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PRUSSIA


(G) Silesian Landwehr infantryman. Shown with an English sugar-loaf shako. In the muzzle of the musket is a red tufted plug; the object of this was to keep out the rain.

Background

The Cavalry

The Artillery

Organisation &Tactics

Arms & Equipment

Flags & Standards

Bibliography & Sources


(H) Landwehr infantryman. A typical Landwehr uniform with a waterproof cover over the cap with wooden clogs on his bare feet.

The Army

The Infantry - The Uniforms of the Landwehr Infantry - (Cont'd)



The arrival of General von Bulow. This painting shows Prussian troops cheering the arrival of General von Bulow after they had routed the French army at waterloo. Note: The swallows nests on the shoulders of the Landwehr drummers in the foreground.
by: Richard Knotel



The Infantry - The Uniforms of the Jager Infantry

The 10 company 'Jager' Regiment had a wartime strength of almost 2,000 men, with a green uniform faced red and a green plumed 'Casquet'; the bicorn was introduced in 1797. After 1806 the remnant formed the 1st Guard and 2nd East Prussian 'Jager' battalions, to which the Silesian 'Schutzen' (sharpshooter) battalion was added as the 3rd in 1813. They wore infantry uniforms in green with red facings (Silesians, black piped red) and shakos with cockades; the Guard battalions the 'Guard Star' badge and yellow loops on the collar and cuffs. In 1814 a Guard 'Schutzen' battalionwas formed, uniformed like the Silesian but with the 'Guard Star' and lace. All battalions had black leather equipment.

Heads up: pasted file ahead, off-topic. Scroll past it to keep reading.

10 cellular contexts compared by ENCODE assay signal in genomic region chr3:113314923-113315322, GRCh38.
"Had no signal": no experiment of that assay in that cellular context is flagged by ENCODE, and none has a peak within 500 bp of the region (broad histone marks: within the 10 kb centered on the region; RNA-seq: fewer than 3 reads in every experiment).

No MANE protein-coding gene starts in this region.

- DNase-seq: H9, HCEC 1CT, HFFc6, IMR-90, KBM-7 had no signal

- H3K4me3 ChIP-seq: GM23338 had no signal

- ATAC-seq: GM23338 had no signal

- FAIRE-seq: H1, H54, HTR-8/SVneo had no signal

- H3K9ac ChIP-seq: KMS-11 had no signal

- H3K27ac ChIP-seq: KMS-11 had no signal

In addition to the above, there existed volunteer companies of 'Friewilligen Jager' or riflemen, which were attached to some of the regular infantry (and cavalry) formations; the following infantry regiments, for example, had volunteer 'Jager' companies in the Waterloo Campaign of 1815: 2nd, 6th, 9th, 10th, 11th, 12th, 14th, 15th, 24th, 25th, 27th and 28th. Generally speaking, the volunteer 'Jager' companies wore dark green jackets, with the facing colours of the Regiment to which they were attached; Equipment was usually of the same pattern as that of the infantry, but of black leather, and sometimes brass powder-flasks were worn attached to the front of the cross-belts.



( 1.) Silesian Fusilier, (c.1810); ( 2.) Silesian Fusilier, (c.1812); ( 3.) East Prussian Jager, (c.1813); ( 4.) East Prussian Jager NCO, (c.1808); ( 5.) Cornet of Silesian Fusiliers, (c.1814).